To help make this clear we’re co-releasing user field reports with each episode. The field reports will be a combination of behind-the-scenes videos narrated by production team members themselves and blog posts about the overall process and experience of each shoot. The behind-the-scenes videos will provide insight into the technical aspects of how exactly certain shots in the episode were created and captured on Solo. The blogs will fully flesh out the planning, the work, the adventure and the problems overcome on each shoot.

Aerial Motion Control

Given Solo’s versatility and control, we’ve now come to think of it as not really just a drone, but rather more as an aerial motion control unit. An affordable one: the majority of the cost of shooting this film went to travel. The only equipment you need to tell a story in this way is a Solo, a few extra batteries, a GoPro HERO and some editing software. And your big, beautiful brain.

We really hope you enjoy the series, and would love your feedback. We’ve built a story framework that’s nearly infinitely extensible, so in the future you’ll be able to play a part in where this all is headed.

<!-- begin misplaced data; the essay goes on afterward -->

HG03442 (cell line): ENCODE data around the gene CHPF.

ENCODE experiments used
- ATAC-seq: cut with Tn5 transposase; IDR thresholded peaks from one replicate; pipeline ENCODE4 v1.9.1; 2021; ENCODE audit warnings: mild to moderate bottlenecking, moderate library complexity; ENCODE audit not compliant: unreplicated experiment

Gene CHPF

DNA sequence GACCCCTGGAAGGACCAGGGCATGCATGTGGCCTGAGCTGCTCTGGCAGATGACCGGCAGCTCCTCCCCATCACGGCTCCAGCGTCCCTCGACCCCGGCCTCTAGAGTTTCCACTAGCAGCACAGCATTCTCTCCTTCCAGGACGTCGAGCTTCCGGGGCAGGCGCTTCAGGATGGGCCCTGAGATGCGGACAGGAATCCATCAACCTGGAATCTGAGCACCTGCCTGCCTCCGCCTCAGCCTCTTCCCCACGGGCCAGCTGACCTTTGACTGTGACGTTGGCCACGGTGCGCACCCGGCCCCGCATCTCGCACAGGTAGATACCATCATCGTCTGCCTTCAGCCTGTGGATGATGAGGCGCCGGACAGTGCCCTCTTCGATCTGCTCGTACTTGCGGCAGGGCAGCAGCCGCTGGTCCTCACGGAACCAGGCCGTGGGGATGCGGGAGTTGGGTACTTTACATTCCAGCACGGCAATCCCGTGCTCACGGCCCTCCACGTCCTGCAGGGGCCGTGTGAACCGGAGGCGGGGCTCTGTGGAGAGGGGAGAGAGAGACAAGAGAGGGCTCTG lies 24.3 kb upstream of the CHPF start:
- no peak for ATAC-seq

Music by Sorne: Sorne.comFacebook.com/Sorne

 

The post Introducing Life After Gravity: An original sci-fi series from 3DR, shot entirely on Solo and GoPro appeared first on 3DR | Drone & UAV Technology.


via Introducing Life After Gravity: An original sci-fi series from 3DR, shot entirely on Solo and GoPro

No sex, please, they're robots, says Japanese android firm

SoftBank issues warning to customers buying humanoid Pepper, ‘policy owner must not perform any sexual act’

They can educate, entertain, and even help with banking queries and hotel check-ins, but as sexual partners, Japan’s new generation of android robots are off limits.

That is the somewhat bizarre warning issued from SoftBank, the firm that makes Pepper, perhaps the country’s best-known humanoid, who went on sale earlier this year.

Continue reading...
via No sex, please, they're robots, says Japanese android firm

Apple fans (and a robot) among first to buy new iPhone 6s – video

Hundreds queue in Sydney to be some of the first to get their hands on the new iPhone 6s or 6s Plus. For those standing in the rain on George Street, it’s irrelevant that a store across the street is selling the same product with no waiting required. Kane Hulden, 17, actually enjoyed his three-hour wait: ‘I love waiting ... I waited 17 hours once for Iggy Azalea.’ Others travelled from as far as the US, while one woman sent a robot to hold her place in line